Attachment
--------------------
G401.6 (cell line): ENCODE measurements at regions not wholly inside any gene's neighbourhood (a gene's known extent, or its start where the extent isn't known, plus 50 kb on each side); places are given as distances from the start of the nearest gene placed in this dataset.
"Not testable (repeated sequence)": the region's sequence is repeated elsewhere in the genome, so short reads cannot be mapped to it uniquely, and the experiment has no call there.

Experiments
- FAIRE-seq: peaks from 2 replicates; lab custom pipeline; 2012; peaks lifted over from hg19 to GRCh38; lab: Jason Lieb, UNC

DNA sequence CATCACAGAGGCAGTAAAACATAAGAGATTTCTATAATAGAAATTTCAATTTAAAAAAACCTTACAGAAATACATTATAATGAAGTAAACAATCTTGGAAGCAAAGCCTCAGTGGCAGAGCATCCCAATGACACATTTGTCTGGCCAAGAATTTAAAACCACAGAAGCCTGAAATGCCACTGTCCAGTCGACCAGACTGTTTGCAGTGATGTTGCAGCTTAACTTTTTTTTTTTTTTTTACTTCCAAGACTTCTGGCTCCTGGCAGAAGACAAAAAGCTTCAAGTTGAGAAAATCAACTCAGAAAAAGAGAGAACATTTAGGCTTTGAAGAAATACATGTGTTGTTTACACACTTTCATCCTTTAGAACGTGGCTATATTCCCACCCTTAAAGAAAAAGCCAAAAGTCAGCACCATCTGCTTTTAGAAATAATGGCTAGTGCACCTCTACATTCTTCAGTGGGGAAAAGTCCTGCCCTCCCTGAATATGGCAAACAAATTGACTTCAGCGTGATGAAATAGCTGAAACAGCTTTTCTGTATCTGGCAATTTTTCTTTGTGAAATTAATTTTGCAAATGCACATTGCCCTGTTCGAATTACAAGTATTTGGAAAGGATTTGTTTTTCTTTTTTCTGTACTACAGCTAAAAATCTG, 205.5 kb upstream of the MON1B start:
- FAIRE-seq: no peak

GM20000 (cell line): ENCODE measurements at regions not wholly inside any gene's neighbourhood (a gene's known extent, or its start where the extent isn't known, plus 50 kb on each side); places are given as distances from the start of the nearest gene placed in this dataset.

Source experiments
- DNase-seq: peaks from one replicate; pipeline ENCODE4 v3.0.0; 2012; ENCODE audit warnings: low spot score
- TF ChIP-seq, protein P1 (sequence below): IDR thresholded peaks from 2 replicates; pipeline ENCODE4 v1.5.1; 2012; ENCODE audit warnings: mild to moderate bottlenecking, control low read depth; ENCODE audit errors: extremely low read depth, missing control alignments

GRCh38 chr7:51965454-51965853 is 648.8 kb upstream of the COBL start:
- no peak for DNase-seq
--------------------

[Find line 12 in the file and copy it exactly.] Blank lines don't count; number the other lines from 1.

- no peak for DNase-seq